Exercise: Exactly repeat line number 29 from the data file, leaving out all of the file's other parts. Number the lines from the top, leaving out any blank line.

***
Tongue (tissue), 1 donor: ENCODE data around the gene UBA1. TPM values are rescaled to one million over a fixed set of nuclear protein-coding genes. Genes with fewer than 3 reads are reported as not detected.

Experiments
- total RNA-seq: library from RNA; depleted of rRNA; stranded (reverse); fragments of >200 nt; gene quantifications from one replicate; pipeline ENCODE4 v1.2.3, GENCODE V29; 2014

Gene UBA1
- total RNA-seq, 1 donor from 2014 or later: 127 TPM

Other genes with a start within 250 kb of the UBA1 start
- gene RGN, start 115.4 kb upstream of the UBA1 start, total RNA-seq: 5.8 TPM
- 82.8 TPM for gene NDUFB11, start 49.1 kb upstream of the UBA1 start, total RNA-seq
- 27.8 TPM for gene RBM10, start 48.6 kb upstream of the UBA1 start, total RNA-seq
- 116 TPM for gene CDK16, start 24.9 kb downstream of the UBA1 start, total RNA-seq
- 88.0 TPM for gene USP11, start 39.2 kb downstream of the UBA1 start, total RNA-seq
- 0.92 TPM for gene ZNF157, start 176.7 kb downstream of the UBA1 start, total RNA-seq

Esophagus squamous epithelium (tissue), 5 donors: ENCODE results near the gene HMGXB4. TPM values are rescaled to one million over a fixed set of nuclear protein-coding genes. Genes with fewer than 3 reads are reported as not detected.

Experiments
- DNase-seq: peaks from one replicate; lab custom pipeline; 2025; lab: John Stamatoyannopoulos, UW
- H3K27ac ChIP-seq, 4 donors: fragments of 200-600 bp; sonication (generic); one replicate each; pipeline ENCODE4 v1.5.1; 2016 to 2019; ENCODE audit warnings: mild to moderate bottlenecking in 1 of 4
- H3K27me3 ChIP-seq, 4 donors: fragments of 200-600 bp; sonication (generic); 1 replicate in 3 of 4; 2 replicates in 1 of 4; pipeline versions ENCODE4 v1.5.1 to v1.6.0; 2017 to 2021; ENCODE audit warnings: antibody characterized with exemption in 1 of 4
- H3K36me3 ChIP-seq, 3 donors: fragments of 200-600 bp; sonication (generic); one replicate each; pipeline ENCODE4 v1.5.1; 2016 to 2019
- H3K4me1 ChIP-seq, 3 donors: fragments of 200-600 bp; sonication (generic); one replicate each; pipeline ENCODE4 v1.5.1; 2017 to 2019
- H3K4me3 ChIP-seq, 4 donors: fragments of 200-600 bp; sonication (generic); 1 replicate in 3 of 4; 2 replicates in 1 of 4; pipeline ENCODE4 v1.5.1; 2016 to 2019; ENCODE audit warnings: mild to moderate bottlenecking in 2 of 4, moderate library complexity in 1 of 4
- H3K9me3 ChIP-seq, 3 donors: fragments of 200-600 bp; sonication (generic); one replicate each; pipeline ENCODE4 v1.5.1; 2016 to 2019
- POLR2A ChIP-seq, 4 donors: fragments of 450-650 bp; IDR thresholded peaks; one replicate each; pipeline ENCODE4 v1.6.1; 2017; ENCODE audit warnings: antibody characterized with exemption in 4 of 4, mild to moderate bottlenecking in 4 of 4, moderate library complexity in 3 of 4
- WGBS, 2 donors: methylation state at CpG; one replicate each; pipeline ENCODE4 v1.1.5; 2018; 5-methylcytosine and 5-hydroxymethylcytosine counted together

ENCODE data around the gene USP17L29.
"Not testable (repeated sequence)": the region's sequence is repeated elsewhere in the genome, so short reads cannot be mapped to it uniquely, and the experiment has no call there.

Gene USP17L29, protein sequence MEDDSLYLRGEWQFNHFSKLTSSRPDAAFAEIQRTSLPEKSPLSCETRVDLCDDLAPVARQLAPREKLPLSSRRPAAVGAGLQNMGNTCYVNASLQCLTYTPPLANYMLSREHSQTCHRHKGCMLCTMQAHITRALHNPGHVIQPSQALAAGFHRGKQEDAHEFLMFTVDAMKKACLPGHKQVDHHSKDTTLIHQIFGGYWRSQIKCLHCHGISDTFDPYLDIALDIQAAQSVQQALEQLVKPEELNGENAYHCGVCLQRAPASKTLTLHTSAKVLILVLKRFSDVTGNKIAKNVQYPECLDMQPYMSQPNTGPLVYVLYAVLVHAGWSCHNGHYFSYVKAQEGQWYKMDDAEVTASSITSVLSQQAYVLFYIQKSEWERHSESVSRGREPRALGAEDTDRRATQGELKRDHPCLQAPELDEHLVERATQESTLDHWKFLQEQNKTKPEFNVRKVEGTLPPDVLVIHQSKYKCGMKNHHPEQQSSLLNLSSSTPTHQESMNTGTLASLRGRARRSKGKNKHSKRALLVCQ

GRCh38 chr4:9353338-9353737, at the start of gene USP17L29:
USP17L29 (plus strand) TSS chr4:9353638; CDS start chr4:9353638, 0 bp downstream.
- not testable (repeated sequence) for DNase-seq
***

- not testable (repeated sequence) for DNase-seq